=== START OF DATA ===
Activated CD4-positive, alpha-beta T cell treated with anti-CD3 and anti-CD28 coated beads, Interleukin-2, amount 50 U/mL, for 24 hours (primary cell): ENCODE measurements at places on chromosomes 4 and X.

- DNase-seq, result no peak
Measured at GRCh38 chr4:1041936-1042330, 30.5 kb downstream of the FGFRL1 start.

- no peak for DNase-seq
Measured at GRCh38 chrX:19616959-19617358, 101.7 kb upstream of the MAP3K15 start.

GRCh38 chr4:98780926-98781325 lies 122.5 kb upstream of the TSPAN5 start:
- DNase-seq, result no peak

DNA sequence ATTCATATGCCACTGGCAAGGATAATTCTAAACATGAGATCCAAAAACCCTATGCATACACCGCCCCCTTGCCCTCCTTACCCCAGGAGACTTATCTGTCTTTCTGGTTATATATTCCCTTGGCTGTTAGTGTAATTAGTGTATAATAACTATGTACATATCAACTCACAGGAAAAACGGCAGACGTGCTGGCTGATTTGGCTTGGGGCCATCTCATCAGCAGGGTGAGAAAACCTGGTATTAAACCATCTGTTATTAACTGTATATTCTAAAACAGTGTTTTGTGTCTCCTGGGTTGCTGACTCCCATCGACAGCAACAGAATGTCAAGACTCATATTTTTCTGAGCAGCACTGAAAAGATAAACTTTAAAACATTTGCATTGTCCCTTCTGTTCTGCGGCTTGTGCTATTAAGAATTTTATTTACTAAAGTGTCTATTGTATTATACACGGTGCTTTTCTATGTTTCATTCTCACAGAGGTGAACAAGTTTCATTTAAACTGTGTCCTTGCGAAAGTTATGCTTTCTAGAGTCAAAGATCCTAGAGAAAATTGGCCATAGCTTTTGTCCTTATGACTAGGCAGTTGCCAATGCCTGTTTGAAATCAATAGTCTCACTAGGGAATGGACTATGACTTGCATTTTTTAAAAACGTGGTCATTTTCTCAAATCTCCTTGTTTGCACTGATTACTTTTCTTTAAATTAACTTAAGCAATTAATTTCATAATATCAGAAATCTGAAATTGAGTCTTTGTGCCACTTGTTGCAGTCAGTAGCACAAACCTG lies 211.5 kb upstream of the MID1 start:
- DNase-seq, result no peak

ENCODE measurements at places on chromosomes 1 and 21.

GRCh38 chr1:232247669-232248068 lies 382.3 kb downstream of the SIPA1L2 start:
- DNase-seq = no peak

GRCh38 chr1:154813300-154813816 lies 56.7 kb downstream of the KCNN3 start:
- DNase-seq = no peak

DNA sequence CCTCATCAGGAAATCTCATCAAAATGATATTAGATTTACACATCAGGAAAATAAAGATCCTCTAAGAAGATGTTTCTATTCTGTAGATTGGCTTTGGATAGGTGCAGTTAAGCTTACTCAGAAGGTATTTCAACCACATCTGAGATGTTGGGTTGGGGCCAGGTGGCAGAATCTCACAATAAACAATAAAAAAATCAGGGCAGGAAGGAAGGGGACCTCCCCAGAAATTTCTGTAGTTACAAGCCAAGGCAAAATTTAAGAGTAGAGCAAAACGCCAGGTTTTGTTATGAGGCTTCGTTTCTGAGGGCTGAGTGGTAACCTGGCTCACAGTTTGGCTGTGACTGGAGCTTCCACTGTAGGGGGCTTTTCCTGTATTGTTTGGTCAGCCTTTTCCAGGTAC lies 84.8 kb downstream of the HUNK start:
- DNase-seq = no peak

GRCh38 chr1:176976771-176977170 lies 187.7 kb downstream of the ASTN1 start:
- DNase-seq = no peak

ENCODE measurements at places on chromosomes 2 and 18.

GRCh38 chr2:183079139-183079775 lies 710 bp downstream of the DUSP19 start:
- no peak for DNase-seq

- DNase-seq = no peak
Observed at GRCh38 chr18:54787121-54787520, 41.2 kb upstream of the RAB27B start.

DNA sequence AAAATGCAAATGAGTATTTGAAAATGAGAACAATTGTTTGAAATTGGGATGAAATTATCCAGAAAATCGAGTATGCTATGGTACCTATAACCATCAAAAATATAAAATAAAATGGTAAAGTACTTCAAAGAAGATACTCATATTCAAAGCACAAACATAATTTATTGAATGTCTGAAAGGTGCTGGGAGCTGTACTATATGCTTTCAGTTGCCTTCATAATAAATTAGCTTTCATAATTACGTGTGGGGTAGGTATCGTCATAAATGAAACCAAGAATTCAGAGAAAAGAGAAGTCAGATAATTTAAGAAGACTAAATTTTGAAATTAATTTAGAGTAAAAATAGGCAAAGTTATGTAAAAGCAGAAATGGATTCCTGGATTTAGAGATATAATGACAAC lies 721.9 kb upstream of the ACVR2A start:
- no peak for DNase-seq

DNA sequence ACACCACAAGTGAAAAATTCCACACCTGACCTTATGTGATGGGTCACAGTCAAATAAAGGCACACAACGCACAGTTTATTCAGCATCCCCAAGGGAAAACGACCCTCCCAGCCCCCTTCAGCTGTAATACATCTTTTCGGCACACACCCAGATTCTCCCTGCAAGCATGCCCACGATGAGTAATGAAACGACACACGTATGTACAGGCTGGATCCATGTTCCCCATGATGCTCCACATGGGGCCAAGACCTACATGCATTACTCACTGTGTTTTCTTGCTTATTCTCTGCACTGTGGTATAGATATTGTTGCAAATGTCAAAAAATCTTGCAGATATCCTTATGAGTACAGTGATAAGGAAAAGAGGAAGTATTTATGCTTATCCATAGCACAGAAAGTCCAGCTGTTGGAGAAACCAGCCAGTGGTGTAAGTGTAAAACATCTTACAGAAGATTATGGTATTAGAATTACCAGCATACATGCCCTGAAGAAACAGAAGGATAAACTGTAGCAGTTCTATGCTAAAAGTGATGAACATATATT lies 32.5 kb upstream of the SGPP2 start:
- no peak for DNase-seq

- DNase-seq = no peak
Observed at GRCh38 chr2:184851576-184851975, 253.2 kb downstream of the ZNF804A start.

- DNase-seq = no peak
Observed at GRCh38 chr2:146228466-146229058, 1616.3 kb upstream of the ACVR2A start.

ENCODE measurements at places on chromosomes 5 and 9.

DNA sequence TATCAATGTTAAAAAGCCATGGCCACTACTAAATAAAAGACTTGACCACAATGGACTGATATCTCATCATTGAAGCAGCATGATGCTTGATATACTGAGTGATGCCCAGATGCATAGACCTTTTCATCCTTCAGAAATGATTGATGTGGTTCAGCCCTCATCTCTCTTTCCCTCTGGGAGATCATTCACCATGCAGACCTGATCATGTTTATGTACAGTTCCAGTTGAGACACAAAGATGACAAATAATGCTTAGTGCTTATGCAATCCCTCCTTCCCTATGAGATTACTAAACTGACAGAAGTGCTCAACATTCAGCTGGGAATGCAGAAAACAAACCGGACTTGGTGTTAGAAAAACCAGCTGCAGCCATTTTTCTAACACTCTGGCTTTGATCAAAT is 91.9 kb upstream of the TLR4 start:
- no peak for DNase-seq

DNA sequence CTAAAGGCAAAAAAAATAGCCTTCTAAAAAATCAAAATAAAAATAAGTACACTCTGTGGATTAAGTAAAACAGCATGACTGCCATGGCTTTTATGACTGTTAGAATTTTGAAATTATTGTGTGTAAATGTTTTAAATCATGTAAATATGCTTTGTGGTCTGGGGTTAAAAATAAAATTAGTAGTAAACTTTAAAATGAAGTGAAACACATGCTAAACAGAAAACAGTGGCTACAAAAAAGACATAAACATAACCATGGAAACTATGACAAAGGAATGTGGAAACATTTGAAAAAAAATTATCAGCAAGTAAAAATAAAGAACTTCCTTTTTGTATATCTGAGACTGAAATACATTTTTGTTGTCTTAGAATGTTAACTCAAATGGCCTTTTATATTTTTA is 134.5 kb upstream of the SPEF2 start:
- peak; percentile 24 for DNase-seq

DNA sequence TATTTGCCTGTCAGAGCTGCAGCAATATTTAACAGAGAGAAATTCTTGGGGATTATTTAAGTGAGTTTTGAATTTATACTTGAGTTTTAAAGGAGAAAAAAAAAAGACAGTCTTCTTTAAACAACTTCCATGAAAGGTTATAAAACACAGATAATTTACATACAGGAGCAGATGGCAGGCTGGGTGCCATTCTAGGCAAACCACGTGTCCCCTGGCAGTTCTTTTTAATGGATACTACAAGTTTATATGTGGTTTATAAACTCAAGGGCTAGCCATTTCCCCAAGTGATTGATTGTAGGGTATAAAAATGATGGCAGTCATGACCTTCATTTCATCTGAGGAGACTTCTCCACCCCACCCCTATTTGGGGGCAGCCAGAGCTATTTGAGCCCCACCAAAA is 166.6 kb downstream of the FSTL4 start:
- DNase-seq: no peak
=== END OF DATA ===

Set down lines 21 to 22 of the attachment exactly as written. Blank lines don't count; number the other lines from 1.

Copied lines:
- no peak for DNase-seq

- DNase-seq = no peak